// Re-encrypt a data key MemoryStream sourceCiphertextBlob = new MemoryStream(); // Write ciphertext to memory stream // Replace the following example key ARNs with valid key identfiers String sourceKeyId = "arn:aws:kms:us-west-2:111122223333:key/1234abcd-12ab-34cd-56ef-1234567890ab"; String destinationKeyId = "arn:aws:kms:us-west-2:111122223333:key/0987dcba-09fe-87dc-65ba-ab0987654321"; ReEncryptRequest reEncryptRequest = new ReEncryptRequest() { CiphertextBlob = sourceCiphertextBlob, SourceKeyId = sourceKeyId, DestinationKeyId = destinationKeyId }; MemoryStream destinationCipherTextBlob = kmsClient.ReEncrypt(reEncryptRequest).CiphertextBlob;
Python

For details, see the re_encrypt method in the AWS SDK for Python (Boto3).

# Re-encrypt a data key ciphertext = 'Place your ciphertext here' # Replace the following example key ARNs with valid key identfiers source_key_id = 'arn:aws:kms:us-west-2:111122223333:key/1234abcd-12ab-34cd-56ef-1234567890ab' destination_key_id = 'arn:aws:kms:us-west-2:111122223333:key/0987dcba-09fe-87dc-65ba-ab0987654321' response = kms_client.re_encrypt( CiphertextBlob=ciphertext, SourceKeyId=source_key_id, DestinationKeyId=destination_key_id ) destination_ciphertext_blob = response['CiphertextBlob']
Ruby

For details, see the re_encrypt instance method in the AWS SDK for Ruby.

# Re-encrypt a data key ciphertext = 'Place your ciphertext here' ciphertext_packed = [ciphertext].pack("H*") # Replace the following example key ARNs with valid key identfiers source_key_id = 'arn:aws:kms:us-west-2:111122223333:key/1234abcd-12ab-34cd-56ef-1234567890ab' destination_key_id = 'arn:aws:kms:us-west-2:111122223333:key/0987dcba-09fe-87dc-65ba-ab0987654321' response = kmsClient.re_encrypt({ ciphertext_blob: ciphertext_packed, source_key_id: source_key_id, destination_key_id: destination_key_id }) destination_ciphertext_blob = response.ciphertext_blob.unpack('H*')
PHP

For details, see the ReEncrypt method in the AWS SDK for PHP.

// Re-encrypt a data key $ciphertextBlob = 'Place your ciphertext here'; // Replace the following example key ARNs with valid key identfiers $sourceKeyId = 'arn:aws:kms:us-west-2:111122223333:key/1234abcd-12ab-34cd-56ef-1234567890ab'; $destinationKeyId = 'arn:aws:kms:us-west-2:111122223333:key/0987dcba-09fe-87dc-65ba-ab0987654321'; $result = $KmsClient->reEncrypt([ 'CiphertextBlob' => $ciphertextBlob, 'SourceKeyId' => $sourceKeyId, 'DestinationKeyId' => $destinationKeyId, ]);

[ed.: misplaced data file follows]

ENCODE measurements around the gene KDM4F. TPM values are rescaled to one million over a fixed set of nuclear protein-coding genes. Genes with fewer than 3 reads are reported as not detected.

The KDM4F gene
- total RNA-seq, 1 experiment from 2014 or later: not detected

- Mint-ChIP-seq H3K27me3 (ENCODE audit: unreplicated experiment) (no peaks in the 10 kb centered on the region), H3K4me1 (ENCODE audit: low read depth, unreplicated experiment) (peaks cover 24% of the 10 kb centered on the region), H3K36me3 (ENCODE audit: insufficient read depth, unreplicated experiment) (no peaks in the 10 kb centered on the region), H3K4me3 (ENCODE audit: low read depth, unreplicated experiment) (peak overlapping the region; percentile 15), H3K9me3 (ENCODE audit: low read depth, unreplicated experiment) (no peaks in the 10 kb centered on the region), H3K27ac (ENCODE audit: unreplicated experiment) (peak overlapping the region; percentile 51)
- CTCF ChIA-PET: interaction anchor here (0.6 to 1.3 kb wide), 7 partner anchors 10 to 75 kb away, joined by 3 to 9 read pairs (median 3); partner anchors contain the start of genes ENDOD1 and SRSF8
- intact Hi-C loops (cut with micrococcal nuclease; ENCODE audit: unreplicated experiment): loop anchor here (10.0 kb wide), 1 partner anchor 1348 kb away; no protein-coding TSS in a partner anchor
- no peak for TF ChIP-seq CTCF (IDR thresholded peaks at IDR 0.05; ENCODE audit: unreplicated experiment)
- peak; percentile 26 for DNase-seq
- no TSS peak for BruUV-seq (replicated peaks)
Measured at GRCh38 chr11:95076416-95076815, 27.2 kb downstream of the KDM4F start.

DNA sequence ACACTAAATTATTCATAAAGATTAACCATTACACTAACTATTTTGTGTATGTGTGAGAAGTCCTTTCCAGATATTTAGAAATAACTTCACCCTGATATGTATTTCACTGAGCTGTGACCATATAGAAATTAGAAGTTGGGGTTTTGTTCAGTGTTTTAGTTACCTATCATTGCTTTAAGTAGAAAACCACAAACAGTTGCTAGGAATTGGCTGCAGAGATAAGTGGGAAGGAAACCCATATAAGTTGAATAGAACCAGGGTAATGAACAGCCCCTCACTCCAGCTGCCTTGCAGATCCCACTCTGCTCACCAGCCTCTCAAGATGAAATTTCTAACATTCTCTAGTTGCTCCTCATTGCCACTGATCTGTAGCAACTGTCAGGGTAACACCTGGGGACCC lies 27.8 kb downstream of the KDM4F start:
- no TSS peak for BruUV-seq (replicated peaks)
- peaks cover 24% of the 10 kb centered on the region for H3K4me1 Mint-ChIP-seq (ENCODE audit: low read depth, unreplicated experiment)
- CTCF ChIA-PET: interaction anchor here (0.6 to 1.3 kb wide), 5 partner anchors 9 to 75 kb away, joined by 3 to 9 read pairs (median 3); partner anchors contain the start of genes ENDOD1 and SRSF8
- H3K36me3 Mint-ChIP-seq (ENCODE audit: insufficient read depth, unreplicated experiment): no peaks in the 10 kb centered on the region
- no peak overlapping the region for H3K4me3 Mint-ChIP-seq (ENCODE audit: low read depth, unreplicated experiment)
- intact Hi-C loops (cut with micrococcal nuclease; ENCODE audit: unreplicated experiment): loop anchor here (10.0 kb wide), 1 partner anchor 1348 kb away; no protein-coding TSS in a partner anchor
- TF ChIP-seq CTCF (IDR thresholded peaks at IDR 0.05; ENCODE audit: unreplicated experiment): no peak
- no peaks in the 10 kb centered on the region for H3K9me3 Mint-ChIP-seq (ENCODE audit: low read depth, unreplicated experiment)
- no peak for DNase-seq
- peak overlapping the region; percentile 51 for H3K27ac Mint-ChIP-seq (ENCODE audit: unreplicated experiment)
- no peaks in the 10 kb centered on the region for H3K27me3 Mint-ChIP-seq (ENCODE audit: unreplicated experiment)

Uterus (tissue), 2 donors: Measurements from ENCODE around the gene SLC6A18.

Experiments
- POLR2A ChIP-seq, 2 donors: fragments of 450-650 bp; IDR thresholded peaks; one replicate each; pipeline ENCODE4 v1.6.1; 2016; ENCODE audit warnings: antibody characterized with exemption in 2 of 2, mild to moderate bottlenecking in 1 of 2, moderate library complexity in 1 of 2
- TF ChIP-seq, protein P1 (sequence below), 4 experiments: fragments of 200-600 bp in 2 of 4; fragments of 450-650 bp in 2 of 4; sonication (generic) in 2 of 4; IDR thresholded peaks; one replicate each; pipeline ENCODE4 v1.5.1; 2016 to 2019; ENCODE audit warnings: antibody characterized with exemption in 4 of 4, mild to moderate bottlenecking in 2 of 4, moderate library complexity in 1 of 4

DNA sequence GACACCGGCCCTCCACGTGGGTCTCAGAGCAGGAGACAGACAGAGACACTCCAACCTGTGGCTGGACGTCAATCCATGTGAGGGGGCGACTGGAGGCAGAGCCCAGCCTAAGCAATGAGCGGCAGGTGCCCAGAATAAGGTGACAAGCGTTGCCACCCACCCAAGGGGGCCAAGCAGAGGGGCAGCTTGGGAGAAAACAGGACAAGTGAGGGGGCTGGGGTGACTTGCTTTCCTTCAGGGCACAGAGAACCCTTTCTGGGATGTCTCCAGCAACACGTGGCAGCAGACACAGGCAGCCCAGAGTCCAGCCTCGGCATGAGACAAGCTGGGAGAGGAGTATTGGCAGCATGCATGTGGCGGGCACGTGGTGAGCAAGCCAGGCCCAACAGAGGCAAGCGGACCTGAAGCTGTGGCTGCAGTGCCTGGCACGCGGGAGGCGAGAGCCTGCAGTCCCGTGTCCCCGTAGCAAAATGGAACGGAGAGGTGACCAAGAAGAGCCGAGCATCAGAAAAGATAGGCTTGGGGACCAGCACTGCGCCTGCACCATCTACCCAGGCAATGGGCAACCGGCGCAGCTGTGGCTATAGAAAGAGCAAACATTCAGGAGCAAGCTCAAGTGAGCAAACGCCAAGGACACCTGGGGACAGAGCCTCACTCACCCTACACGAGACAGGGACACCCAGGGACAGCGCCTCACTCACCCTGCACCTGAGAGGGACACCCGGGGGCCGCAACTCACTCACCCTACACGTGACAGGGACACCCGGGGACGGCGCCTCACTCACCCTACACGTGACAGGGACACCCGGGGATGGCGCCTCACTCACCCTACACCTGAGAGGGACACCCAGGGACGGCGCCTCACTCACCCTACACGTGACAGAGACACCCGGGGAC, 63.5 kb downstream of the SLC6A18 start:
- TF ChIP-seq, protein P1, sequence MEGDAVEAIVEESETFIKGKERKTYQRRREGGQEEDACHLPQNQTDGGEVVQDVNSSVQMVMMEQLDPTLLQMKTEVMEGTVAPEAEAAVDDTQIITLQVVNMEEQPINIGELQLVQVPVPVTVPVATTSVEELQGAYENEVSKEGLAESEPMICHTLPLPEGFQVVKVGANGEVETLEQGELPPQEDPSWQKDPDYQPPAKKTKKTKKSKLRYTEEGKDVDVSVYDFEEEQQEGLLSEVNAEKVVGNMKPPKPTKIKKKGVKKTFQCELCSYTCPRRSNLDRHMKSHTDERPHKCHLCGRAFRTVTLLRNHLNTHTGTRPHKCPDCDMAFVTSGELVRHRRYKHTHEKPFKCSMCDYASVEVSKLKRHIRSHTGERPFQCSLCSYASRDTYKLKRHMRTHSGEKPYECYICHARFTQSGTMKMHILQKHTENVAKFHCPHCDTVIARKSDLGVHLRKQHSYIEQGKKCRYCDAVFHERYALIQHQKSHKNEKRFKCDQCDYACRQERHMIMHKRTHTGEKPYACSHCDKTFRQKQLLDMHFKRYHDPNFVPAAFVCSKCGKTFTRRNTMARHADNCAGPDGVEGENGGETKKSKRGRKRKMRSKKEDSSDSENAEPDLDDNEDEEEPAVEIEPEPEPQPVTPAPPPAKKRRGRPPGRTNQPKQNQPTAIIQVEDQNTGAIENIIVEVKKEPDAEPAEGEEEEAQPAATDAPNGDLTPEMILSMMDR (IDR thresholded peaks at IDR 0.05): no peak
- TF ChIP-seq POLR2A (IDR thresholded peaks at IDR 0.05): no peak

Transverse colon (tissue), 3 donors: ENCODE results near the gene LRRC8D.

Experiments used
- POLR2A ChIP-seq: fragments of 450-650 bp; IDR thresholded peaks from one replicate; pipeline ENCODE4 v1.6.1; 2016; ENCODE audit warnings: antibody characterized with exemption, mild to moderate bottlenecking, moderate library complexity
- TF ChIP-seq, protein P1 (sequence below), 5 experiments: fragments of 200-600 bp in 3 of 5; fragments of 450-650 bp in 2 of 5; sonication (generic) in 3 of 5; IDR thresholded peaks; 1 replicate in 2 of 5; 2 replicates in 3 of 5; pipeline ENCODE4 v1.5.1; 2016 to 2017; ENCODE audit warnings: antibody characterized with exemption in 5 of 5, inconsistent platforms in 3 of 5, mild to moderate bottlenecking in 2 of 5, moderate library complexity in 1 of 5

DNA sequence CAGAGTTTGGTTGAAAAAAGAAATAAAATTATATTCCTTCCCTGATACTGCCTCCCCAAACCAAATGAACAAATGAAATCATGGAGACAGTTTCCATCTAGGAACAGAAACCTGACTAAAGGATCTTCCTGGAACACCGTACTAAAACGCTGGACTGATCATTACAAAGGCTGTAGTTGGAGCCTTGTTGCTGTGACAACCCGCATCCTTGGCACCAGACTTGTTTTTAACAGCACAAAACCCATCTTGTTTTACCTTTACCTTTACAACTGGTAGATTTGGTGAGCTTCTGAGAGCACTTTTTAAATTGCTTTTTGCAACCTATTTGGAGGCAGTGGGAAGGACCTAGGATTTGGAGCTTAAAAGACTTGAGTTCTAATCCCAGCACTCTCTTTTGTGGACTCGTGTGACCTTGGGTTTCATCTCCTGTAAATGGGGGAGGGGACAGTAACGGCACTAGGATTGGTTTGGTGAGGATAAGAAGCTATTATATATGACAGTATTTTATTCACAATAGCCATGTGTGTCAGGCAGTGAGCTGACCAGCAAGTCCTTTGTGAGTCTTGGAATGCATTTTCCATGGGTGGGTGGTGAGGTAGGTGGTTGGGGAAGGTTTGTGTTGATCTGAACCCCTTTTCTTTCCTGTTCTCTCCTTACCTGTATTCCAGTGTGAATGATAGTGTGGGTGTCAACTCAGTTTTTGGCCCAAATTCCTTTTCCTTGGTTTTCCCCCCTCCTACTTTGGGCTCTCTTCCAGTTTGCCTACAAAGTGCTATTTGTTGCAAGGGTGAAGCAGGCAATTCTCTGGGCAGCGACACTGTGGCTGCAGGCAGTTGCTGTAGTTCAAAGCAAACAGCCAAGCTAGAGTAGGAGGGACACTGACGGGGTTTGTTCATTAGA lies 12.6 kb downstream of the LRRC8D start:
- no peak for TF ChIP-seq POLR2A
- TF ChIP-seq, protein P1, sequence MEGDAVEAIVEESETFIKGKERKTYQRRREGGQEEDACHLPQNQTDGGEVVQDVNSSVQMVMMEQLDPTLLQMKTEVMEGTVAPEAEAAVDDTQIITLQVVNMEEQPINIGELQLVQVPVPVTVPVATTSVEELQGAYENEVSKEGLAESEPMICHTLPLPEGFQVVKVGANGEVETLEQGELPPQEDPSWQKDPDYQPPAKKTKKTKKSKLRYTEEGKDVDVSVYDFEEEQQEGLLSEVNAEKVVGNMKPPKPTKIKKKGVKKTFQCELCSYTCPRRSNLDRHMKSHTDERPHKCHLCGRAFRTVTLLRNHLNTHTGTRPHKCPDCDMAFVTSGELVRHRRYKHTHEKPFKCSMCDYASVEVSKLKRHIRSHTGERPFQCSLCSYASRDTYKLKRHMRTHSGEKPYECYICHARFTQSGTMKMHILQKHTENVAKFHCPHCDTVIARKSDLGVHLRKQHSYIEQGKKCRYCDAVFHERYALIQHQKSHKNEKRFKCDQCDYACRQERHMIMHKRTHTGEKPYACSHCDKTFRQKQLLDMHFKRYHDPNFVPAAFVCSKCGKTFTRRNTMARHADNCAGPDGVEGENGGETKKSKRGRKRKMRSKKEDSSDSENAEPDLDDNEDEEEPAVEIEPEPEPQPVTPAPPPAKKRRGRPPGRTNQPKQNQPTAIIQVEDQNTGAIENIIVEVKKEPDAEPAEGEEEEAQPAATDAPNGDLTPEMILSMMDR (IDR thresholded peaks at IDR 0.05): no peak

Node.js

For details, see the reEncrypt property in the AWS SDK for JavaScript in Node.js.

// Re-encrypt a data key const CiphertextBlob = 'Place your cipher text blob here'; // Replace the following example key ARNs with valid key identfiers const SourceKeyId = 'arn:aws:kms:us-west-2:111122223333:key/1234abcd-12ab-34cd-56ef-1234567890ab'; const DestinationKeyId = 'arn:aws:kms:us-west-2:111122223333:key/0987dcba-09fe-87dc-65ba-ab0987654321'; kmsClient.reEncrypt({ CiphertextBlob, SourceKeyId, DestinationKeyId }, (err, data) => { ... });
PowerShell

To re-encrypt a ciphertext under the same or a different KMS key, use the Invoke-KMSReEncrypt cmdlet.

Because this example uses the ciphertext that an AWS KMS encryption cmdlet returned, it uses a MemoryStream object for the value of the CiphertextBlob parameter. However, the CiphertextBlob parameter of Invoke-KMSReEncrypt takes a byte array (byte[]); it does not require a MemoryStream object. Beginning in AWSPowerShell version 4.0, parameters in all AWSPowerShell modules that take byte arrays and MemoryStream objects accept byte arrays, MemoryStream objects, strings, string arrays, and FileInfo (System.IO.FileInfo) objects. You can pass any of these types to Invoke-KMSReEncrypt.

# Re-encrypt a data key [System.IO.MemoryStream]$ciphertextBlob = Read-Host 'Place your cipher text blob here' # Replace the following example key ARNs with valid key identfiers $sourceKeyId = 'arn:aws:kms:us-west-2:111122223333:key/1234abcd-12ab-34cd-56ef-1234567890ab' $destinationKeyId = 'arn:aws:kms:us-west-2:111122223333:key/0987dcba-09fe-87dc-65ba-ab0987654321' $response = Invoke-KMSReEncrypt -Ciphertext $ciphertextBlob -SourceKeyId $sourceKeyId -DestinationKeyId $destinationKeyId $reEncryptedCiphertext = $response.CiphertextBlob

To use the AWS KMS PowerShell cmdlets, install the AWS.Tools.KeyManagementService module. For more information, see the AWS Tools for Windows PowerShell User Guide.